“They grew nervous and immediately began to suck back to the centre all the financial responsibility.” Sir Cyril believes this was a major factor in frustrating Griffiths’ vision of doctors in management.
“In 1992, Roy Griffiths said: ‘I have a genuine horror that managers in the various professions will go down parallel routes barely touching each other and with very different objectives’. In many instances that is exactly what’s happened. It is ironic and sad that should be the case.”
In fact general management’s biggest weakness is widely perceived to be the way it alienated staff from managers. Mr Wall blames governments using “barely contained threats” to make managers conform, often to unpopular policies. Others see a trend for management to intrude into clinical issues while overlooking basics - such as cleanliness - that the old administration held paramount.
Griffiths, ever mindful of the “customer”, would be horrified by this, Ms Hancock points out.
Unison head of health Karen Jennings identifies a “climate of machismo” after 1984 - most notable before 1997, less so in an era of better trade union relations and annual staff surveys. It introduced “management babble” into the NHS, and saw itself as “hard-nosed, lean and mean”.
District general managers at the time spotted the trend too.
“Some people could not believe their luck,” says Mr Jarrold, recalling the “pernicious arrogance” of those who flaunted big cars and lavish offices. “If you did not understand the NHS’s central values, blood did rush to your head and you damaged the reputation of management. It was never widespread, but there were always some - and still are today.”
Yet no one suggests the NHS should abandon general management, nor even that any viable alternative exists. It has enabled the NHS to attract high calibre chief executives, rationalise management structures and sharpen accountability for how it uses taxpayers’ billions.
“Management is much more an advocate of the patient and public voice than clinicians, because managers play a neutral role in services. They are not a vested professional interest,” says King’s Fund director of leadership development Karen Lynas. “The NHS is better now at responding to what the public want, and a lot of that is to do with general management.”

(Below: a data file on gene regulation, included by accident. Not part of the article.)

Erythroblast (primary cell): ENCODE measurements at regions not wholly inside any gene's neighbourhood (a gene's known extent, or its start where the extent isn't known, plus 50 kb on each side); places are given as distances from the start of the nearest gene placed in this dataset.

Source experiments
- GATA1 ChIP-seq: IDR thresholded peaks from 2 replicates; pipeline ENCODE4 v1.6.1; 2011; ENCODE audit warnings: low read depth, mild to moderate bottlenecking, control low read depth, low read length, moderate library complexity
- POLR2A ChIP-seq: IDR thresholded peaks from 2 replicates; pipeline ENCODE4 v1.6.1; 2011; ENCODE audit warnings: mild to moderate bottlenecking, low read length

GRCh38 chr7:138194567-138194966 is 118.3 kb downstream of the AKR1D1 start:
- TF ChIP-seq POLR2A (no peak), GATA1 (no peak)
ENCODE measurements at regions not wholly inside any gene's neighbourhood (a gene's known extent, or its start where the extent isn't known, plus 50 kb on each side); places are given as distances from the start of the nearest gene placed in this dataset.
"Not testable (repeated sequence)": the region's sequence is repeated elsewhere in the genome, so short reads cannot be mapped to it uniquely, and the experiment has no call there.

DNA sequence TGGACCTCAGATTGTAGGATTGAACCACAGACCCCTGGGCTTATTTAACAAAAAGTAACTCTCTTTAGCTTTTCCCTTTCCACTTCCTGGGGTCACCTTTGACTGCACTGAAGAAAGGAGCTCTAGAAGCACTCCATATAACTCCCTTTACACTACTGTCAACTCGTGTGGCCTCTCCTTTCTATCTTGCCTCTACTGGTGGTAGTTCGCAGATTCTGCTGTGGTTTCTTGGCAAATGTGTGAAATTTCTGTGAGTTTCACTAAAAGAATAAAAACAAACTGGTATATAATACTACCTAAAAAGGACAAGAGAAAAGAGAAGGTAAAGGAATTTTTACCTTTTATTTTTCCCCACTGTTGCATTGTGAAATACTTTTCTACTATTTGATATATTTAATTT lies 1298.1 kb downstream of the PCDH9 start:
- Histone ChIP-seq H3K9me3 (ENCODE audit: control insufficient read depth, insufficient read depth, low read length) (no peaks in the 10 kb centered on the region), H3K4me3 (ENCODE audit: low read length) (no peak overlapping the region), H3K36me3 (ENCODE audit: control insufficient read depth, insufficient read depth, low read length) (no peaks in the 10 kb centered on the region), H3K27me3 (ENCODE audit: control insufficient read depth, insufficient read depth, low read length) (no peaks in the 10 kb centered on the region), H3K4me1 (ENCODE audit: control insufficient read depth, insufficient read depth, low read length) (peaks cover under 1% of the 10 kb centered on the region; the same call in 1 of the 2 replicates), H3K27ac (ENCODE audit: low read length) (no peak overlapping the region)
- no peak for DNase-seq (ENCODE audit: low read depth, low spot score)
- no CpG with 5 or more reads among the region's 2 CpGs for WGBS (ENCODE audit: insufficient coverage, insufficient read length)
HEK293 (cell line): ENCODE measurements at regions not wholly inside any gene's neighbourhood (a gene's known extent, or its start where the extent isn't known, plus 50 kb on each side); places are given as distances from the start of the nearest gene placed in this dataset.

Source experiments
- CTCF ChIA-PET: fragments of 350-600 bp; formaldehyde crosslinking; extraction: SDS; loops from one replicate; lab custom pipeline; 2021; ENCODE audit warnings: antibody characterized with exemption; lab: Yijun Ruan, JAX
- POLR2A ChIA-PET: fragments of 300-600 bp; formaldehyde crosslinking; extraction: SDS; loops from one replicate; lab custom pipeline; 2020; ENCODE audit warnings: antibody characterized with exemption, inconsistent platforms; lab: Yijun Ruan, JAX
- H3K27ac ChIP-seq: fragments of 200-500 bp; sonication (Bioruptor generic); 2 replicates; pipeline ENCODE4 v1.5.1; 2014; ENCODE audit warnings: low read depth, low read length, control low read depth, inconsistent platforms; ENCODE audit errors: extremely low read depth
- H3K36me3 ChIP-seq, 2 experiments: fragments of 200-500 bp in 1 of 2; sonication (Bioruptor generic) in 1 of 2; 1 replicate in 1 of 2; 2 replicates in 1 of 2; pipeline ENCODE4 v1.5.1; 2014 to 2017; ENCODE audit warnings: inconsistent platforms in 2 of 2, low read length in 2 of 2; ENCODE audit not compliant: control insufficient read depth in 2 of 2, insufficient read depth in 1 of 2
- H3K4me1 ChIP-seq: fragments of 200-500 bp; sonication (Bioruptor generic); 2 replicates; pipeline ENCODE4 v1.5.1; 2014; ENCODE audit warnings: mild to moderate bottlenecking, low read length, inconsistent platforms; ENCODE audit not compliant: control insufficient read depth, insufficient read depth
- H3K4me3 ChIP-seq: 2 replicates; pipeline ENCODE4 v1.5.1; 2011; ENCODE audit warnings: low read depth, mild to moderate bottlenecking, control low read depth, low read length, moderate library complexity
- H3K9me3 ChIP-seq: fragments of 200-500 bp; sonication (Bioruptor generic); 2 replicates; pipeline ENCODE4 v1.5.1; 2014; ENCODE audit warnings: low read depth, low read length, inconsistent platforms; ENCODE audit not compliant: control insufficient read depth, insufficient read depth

But successful management tends to be an invisible “backroom function”, unlike the high profile enjoyed by clinical practice, she says. So general management still has to convince the public of its importance. In another 25 years, perhaps.
The Griffiths report
Roy Griffiths published the report of his “NHS management inquiry” in October 1983. His four-strong team had taken only six months to reach its conclusions after consulting widely, but inviting no formal evidence. All were from outside the NHS, although one chaired a regional health authority. Its low key presentation and flimsy format belied its impact.
“Griffiths stands the test of time as the single most important document on NHS management ever produced,” says Ken Jarrold. It signals themes that still reverberate in the NHS 25 years later. Roy Griffiths died in 1994.
“[Health authorities should] involve the clinicians more closely in the management process, consistent with clinical freedom for clinical practice. Clinicians must participate fully in decisions about priorities in the use of resources.”
“[Boards should] ascertain how well the service is being delivered at local level by obtaining the experience and perceptions of patients and the community.”
“[The NHS] still lacks any real continuous evaluation of its performance.”
“The NHS is so structured as to resemble a ‘mobile’: designed to move with any breath of air, but which in fact never changes its position and gives no clear indication of direction.”